Curb Parking Pricing for Local Residents: An Exploration in New York City Based on Willingness to Pay
Guo, Zhan and S Mcdonnell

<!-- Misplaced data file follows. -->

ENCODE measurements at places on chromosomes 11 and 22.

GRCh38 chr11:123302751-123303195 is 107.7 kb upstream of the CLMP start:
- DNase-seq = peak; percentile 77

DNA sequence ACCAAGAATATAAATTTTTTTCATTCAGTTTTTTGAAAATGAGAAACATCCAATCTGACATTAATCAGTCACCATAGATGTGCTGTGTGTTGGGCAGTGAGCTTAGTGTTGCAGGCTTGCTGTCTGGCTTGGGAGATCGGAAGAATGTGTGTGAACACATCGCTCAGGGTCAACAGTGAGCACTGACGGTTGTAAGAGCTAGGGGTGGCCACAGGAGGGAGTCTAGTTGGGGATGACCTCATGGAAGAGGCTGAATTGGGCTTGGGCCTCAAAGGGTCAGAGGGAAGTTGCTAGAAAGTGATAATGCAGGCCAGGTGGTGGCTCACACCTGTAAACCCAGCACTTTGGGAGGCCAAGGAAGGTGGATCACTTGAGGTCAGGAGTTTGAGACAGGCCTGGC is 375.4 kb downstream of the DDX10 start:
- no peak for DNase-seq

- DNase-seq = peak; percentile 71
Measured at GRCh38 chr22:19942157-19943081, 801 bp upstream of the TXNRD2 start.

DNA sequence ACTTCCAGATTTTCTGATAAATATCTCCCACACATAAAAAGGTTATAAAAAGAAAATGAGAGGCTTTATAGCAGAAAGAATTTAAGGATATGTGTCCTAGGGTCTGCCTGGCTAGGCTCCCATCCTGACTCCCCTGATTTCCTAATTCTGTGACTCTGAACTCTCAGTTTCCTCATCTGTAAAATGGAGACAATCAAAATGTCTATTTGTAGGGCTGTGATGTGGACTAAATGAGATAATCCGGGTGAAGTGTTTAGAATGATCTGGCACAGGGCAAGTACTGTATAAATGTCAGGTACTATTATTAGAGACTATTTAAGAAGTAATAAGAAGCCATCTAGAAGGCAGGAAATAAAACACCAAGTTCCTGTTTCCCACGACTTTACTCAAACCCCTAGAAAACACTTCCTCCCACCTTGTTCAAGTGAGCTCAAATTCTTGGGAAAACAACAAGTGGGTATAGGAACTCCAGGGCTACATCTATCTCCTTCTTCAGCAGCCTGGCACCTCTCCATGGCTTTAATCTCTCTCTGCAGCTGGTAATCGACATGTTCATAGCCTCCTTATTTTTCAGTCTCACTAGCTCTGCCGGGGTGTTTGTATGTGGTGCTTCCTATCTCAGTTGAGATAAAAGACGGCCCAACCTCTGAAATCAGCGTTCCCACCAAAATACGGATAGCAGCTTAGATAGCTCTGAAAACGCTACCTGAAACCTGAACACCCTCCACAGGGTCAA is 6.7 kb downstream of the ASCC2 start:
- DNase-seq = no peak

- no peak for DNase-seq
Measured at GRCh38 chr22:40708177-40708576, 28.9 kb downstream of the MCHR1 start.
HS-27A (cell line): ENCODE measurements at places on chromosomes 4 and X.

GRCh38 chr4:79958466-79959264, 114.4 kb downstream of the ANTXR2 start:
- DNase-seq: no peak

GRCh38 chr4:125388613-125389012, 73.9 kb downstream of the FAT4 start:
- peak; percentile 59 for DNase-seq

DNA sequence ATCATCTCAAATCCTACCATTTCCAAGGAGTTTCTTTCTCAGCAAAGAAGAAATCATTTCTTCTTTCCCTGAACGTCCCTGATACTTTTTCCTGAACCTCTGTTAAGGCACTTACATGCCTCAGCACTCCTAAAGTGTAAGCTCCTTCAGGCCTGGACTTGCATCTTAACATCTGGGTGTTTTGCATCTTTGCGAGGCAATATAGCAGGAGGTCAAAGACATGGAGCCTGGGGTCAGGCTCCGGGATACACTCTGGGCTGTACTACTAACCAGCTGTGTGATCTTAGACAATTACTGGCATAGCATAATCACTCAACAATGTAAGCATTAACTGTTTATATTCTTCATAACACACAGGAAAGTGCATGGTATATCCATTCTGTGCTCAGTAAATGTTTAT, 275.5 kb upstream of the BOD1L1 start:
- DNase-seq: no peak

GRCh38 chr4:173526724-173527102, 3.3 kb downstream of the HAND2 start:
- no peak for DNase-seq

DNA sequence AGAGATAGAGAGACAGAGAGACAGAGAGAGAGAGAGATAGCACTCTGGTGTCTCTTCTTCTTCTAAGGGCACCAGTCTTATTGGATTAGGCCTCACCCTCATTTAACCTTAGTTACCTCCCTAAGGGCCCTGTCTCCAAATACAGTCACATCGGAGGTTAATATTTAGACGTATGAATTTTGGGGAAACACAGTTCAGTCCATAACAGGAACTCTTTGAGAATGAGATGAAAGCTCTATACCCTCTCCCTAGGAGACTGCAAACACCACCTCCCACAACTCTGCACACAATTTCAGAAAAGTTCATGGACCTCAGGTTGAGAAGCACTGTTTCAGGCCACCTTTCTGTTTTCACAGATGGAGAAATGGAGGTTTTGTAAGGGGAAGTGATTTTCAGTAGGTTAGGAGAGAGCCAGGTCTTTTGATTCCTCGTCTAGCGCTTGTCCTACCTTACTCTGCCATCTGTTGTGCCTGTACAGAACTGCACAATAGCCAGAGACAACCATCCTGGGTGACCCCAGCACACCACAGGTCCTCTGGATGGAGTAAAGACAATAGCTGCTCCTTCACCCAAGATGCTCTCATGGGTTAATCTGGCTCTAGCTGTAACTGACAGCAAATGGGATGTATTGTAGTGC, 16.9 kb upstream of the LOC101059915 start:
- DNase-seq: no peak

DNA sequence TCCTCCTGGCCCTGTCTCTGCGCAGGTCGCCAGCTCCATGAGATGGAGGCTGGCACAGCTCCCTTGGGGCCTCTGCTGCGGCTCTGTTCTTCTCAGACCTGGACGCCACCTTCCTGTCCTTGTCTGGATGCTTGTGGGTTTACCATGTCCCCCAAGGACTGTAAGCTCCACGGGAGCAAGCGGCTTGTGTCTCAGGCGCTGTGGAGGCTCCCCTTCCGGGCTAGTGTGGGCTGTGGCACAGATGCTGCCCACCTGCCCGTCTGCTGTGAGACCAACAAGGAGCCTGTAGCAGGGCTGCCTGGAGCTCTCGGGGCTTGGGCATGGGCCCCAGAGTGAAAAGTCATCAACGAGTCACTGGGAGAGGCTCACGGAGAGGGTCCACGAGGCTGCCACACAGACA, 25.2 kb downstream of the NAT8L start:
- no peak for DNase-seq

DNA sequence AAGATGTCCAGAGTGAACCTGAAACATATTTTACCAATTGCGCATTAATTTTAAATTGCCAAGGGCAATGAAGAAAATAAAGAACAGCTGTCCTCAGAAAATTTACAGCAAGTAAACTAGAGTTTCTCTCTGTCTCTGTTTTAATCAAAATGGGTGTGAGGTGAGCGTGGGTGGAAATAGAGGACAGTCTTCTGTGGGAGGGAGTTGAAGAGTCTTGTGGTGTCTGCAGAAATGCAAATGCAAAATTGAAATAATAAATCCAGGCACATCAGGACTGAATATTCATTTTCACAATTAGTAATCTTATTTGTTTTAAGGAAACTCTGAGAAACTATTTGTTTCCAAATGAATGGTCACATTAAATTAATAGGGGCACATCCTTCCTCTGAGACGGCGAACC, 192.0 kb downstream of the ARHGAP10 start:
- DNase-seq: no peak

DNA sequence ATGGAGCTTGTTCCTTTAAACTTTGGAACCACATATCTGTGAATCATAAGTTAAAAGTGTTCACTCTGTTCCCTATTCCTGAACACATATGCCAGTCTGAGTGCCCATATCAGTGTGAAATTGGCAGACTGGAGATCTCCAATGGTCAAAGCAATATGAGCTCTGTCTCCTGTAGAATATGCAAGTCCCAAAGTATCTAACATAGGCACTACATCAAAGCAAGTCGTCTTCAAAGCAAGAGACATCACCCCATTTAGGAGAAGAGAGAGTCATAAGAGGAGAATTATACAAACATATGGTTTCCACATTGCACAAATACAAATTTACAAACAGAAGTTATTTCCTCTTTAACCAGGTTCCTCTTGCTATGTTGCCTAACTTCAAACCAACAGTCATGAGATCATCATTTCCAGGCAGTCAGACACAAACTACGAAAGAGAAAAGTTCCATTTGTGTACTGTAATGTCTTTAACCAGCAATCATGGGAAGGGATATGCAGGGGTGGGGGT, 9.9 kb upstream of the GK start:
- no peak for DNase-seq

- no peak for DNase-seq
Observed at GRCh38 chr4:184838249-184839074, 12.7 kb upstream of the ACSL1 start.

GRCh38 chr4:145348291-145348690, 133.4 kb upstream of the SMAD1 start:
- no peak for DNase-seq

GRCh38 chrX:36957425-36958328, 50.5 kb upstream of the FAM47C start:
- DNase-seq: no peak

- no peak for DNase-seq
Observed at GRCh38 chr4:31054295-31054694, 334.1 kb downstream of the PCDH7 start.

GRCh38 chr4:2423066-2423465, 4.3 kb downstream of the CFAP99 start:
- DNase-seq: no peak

This paper investigates the feasibility of charging residents for on-street parking in dense urban neighborhoods as a way to clear parking supply and demand. We elicited residents’ willingness to pay (WTP) for a hypothetical parking permit program in New York City using a payment card approach, and estimate the key determinants through a Double Hurdle model. A little more than half of respondents (52.5%) are willing to pay for an average $408 per year, even though the revenue is not specified to be return back to the neighborhoods. Pricing becomes more acceptable in neighborhoods where the major parking problem is shortage and crowding caused mainly by local residents instead of parking intrusion by non-residents. The WTP value varies by resident car ownership and home parking types. The results suggest that curb parking pricing for local residents might be both economically and politically feasible in certain dense urban neighborhoods.